- Track stars: The Roar by the Shore (the Champ Car Grand Prix of Cleveland, if you want to be formal) returns this weekend.
The back turn at last year's Champ Car Grand Prix of Cleveland kept throwing A.J. Allmendinger for a curve. Every time the 23-year-old rookie approached the bend, he'd slow down to keep his No. 10 ride right side up. On the one lap he didn't, he spun out and drifted from third place to near the back of the pack. "There are no markers around the track," says Allmendinger, who managed a sixth-place finish among the 18-man field. "It's so wide open and so flat, you just get lost at times. You gotta know where you're going, and it takes a few laps to figure that out."
The northern California native also recognizes that it takes guts, grit, and a little bit of luck to keep up with the best in auto racing. Son of a San Jose carpet layer who raced micro-midget sprint cars on weekends, Allmendinger was born into the sport. When he was five, he was competing on BMX dirt bikes; at 11, he had graduated to go-karts. In early 2003, Allmendinger moved to Colorado to train with the famed RuSport racing team and compete on the 14-city Champ Car circuit. "I was around racing from day one," he says. "Every weekend, I was at a racetrack. When you're around something constantly, you either love it or hate it."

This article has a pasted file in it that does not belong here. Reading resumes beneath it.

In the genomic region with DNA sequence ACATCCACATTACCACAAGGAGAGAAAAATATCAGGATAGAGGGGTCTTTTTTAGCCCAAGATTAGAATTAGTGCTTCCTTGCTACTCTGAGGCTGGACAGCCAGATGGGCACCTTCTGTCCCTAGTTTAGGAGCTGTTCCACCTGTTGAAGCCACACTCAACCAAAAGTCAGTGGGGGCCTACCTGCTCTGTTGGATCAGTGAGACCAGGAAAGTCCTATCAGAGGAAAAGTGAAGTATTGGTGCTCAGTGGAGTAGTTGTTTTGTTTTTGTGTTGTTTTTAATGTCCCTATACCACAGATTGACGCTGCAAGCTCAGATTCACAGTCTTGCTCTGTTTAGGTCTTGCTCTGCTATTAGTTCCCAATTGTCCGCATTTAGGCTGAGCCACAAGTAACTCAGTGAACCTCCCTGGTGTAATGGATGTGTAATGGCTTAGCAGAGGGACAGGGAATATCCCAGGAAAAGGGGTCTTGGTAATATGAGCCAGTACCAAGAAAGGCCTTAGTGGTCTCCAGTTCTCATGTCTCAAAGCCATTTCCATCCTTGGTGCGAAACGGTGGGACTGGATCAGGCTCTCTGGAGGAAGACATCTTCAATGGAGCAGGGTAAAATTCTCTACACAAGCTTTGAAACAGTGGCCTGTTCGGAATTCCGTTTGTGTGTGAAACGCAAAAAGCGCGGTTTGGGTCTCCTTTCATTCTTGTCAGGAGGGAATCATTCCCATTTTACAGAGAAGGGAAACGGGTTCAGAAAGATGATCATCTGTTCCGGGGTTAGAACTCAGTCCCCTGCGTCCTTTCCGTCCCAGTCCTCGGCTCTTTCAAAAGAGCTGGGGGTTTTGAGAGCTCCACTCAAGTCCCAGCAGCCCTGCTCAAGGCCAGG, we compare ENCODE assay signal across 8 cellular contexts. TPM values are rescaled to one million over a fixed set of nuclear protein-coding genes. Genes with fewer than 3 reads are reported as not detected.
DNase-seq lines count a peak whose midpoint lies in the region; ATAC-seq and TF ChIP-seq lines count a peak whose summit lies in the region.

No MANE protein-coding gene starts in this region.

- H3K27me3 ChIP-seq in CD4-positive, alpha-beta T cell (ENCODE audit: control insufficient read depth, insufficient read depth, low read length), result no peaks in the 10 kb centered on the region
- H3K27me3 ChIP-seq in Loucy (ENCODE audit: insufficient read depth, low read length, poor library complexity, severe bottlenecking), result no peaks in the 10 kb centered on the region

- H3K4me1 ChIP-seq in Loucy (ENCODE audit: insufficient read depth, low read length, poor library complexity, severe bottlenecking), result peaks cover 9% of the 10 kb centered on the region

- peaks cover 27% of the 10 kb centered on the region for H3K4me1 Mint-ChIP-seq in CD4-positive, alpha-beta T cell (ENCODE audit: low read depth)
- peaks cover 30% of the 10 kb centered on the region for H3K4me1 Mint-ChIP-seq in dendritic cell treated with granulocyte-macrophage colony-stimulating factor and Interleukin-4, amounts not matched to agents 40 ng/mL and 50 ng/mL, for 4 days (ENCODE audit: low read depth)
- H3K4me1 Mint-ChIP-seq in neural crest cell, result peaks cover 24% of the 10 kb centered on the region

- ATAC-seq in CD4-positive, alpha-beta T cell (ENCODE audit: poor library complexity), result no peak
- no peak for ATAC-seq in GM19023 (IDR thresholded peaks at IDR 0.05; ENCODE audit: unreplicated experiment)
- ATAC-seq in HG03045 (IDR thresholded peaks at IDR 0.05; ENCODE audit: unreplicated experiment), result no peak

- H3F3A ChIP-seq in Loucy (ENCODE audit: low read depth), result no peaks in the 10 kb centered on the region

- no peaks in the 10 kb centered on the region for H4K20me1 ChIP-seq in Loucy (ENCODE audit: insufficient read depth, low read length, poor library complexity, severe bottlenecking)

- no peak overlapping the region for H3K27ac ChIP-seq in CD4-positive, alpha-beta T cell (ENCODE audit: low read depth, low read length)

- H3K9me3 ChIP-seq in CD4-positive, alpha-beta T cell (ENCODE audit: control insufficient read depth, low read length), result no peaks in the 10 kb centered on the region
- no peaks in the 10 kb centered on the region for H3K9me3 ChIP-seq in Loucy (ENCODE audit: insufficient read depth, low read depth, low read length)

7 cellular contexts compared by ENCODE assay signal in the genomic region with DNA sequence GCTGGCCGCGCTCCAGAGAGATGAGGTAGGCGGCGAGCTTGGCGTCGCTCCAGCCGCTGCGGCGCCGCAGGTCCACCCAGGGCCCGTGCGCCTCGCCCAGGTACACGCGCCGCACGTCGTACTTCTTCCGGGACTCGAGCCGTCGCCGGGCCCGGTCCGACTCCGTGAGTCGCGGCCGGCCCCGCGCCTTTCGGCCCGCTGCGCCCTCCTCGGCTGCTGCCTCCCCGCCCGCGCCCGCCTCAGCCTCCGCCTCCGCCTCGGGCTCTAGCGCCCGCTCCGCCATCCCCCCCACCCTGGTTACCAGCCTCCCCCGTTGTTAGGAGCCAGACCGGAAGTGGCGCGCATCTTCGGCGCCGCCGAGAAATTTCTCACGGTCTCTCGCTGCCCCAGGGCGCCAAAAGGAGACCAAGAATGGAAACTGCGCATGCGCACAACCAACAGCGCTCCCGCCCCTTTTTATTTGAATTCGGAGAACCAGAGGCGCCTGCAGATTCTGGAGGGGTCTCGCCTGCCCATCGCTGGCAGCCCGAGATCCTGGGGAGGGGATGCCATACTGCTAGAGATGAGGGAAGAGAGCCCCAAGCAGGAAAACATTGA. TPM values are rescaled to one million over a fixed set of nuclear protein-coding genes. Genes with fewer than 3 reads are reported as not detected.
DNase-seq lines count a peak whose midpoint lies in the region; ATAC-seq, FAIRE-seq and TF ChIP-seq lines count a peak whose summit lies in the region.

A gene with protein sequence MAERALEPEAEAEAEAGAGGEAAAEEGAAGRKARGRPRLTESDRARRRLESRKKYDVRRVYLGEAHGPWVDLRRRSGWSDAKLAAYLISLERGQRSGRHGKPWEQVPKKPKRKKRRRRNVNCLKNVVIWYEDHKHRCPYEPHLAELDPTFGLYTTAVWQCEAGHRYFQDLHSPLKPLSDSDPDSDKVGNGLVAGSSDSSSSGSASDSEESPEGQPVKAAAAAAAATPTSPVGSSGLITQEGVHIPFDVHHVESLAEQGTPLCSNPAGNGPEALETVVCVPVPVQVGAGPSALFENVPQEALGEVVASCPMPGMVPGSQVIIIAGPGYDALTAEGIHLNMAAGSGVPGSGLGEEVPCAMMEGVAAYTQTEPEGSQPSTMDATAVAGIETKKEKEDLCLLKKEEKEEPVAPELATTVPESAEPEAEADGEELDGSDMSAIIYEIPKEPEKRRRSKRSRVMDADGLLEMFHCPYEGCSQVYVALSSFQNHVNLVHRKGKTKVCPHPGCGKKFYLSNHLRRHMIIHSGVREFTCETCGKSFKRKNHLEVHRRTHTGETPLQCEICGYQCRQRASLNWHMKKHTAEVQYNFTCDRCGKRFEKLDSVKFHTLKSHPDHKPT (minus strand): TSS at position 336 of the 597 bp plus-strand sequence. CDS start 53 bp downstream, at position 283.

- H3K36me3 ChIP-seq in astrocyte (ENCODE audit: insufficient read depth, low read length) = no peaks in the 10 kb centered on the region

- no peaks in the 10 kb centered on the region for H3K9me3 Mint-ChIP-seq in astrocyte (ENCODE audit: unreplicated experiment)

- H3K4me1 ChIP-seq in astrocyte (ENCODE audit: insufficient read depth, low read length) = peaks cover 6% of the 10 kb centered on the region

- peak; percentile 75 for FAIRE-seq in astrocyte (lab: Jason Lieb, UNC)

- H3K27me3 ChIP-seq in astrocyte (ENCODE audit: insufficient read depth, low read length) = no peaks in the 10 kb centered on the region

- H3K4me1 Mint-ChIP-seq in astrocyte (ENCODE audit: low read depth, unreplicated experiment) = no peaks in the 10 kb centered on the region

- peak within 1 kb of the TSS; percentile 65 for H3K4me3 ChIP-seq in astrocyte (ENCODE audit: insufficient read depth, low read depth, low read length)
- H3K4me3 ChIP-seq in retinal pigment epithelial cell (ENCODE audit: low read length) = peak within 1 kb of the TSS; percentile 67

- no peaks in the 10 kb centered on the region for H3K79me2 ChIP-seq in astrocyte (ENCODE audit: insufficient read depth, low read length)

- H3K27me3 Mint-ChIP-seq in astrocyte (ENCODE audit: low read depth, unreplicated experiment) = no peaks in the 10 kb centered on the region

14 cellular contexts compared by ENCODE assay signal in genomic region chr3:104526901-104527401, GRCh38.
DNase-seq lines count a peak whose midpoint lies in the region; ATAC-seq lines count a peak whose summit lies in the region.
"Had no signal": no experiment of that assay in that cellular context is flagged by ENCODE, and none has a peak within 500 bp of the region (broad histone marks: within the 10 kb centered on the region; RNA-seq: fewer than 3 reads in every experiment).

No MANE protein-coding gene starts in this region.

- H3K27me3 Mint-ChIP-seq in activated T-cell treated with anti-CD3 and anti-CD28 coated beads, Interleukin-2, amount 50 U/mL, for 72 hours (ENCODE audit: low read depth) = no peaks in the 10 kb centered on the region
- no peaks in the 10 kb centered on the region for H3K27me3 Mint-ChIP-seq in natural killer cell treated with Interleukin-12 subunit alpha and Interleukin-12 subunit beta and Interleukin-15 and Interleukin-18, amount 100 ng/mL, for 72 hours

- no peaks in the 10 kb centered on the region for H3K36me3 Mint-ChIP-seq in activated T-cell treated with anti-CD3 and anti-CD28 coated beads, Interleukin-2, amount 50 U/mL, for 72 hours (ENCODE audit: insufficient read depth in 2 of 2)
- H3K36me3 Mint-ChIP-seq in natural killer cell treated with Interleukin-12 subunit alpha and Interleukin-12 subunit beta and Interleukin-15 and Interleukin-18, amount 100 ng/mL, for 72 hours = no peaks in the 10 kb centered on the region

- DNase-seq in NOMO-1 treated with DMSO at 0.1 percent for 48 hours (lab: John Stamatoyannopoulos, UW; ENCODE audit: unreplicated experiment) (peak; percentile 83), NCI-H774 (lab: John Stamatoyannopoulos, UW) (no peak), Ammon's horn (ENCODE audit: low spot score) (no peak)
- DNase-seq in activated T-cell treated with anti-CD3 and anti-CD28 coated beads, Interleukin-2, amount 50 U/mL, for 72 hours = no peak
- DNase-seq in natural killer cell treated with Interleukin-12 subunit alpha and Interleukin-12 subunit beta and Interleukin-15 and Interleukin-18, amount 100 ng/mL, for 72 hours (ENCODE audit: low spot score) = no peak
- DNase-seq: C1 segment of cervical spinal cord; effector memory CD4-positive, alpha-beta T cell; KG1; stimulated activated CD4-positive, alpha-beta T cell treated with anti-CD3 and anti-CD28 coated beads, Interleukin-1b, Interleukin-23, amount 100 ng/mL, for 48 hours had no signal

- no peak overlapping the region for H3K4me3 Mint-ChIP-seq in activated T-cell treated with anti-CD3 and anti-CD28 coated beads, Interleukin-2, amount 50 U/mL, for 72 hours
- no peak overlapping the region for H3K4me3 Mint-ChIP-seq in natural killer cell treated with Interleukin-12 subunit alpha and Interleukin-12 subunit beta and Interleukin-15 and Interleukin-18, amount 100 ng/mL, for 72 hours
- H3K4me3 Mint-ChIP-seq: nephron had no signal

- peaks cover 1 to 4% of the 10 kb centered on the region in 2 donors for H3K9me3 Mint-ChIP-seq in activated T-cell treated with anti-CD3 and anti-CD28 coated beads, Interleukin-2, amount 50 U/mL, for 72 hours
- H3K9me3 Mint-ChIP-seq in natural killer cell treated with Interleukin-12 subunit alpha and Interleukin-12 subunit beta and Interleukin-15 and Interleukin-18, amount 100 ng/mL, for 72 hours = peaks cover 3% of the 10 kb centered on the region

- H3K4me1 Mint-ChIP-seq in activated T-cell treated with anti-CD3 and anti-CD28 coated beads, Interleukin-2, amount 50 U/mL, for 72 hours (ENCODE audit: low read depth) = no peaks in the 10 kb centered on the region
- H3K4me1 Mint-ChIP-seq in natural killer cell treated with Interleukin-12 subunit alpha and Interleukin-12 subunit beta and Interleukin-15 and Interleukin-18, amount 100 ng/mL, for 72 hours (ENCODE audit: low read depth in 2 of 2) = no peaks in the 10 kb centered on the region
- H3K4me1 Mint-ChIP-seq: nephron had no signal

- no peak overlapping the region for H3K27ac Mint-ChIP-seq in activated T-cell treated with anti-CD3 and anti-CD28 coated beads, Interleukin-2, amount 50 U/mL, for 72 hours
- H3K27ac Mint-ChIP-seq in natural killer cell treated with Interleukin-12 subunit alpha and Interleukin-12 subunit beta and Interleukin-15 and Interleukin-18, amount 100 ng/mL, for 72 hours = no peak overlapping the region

Allmendinger would love another stab at the the 97-lap Cleveland race, which happens on a 2.1-mile track at Burke Lakefront Airport this weekend. Gates open Friday morning to watch qualifying rounds, followed by an autograph session with the drivers at 6 p.m. On Saturday, spectators can check out practice laps before racers in the Atlantic and Trans-Am divisions compete. It wraps up Sunday with the big race at 2 p.m., when 26-year-old Sebastien Bourdais of France defends his back-to-back victories in 2003 and 2004.
Thanks to a new rule, drivers will command identical CART-sanctioned Champ Cars for the first time in the race's 24-year history. Each comes equipped with a Ford Cosworth engine, a Lola chassis, and four Bridgestone tires to handle speeds that exceed 180 miles an hour.
Allmendinger, for one, can't wait to see the Cleveland course again. "This is one of the best racetracks for the fans, because it's so flat and wide open," he says. "A fan -- anywhere he sits -- can see the whole track."
And he isn't going to let that pesky back turn haunt him. With a season under his belt, he's learned to brush aside mistakes. Last year, at the Monterrey Grand Prix, his car caught fire after he hit the pit wall and his engine cracked. At the Laguna Seca race in California, he tried to pass another driver, only to end up in a smashup on the 43rd lap. But he'll take the job, mishaps and all. "This is the highest form of open-wheel racing in North America right now," he exclaims. "I have no aspirations to go anywhere else."